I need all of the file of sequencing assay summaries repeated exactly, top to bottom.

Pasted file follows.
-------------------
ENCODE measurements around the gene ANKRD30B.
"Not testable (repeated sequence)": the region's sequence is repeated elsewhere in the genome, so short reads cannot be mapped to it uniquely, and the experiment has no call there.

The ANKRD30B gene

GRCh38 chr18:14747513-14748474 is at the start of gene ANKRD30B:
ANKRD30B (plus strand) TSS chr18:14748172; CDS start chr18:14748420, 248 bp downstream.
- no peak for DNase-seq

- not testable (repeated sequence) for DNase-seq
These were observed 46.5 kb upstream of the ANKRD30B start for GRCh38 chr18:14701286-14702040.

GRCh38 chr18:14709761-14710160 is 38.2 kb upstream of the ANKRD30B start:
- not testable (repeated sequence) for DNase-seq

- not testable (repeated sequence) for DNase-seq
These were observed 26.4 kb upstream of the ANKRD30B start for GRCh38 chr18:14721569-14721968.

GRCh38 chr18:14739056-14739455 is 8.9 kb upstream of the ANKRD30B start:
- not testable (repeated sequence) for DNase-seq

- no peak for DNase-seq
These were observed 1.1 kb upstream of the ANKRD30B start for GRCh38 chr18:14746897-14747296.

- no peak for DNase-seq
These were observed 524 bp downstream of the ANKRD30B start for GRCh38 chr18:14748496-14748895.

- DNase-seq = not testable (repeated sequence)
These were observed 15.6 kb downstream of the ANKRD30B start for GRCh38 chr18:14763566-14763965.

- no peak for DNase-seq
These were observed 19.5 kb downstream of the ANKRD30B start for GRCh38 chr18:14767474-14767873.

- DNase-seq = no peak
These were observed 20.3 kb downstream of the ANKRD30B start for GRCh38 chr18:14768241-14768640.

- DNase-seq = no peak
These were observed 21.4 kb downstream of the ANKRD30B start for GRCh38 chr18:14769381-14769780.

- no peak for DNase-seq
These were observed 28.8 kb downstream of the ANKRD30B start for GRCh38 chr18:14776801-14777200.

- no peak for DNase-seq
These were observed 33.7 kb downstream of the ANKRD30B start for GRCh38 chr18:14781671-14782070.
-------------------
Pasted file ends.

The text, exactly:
ENCODE measurements around the gene ANKRD30B.
"Not testable (repeated sequence)": the region's sequence is repeated elsewhere in the genome, so short reads cannot be mapped to it uniquely, and the experiment has no call there.

The ANKRD30B gene

GRCh38 chr18:14747513-14748474 is at the start of gene ANKRD30B:
ANKRD30B (plus strand) TSS chr18:14748172; CDS start chr18:14748420, 248 bp downstream.
- no peak for DNase-seq

- not testable (repeated sequence) for DNase-seq
These were observed 46.5 kb upstream of the ANKRD30B start for GRCh38 chr18:14701286-14702040.

GRCh38 chr18:14709761-14710160 is 38.2 kb upstream of the ANKRD30B start:
- not testable (repeated sequence) for DNase-seq

- not testable (repeated sequence) for DNase-seq
These were observed 26.4 kb upstream of the ANKRD30B start for GRCh38 chr18:14721569-14721968.

GRCh38 chr18:14739056-14739455 is 8.9 kb upstream of the ANKRD30B start:
- not testable (repeated sequence) for DNase-seq

- no peak for DNase-seq
These were observed 1.1 kb upstream of the ANKRD30B start for GRCh38 chr18:14746897-14747296.

- no peak for DNase-seq
These were observed 524 bp downstream of the ANKRD30B start for GRCh38 chr18:14748496-14748895.

- DNase-seq = not testable (repeated sequence)
These were observed 15.6 kb downstream of the ANKRD30B start for GRCh38 chr18:14763566-14763965.

- no peak for DNase-seq
These were observed 19.5 kb downstream of the ANKRD30B start for GRCh38 chr18:14767474-14767873.

- DNase-seq = no peak
These were observed 20.3 kb downstream of the ANKRD30B start for GRCh38 chr18:14768241-14768640.

- DNase-seq = no peak
These were observed 21.4 kb downstream of the ANKRD30B start for GRCh38 chr18:14769381-14769780.

- no peak for DNase-seq
These were observed 28.8 kb downstream of the ANKRD30B start for GRCh38 chr18:14776801-14777200.

- no peak for DNase-seq
These were observed 33.7 kb downstream of the ANKRD30B start for GRCh38 chr18:14781671-14782070.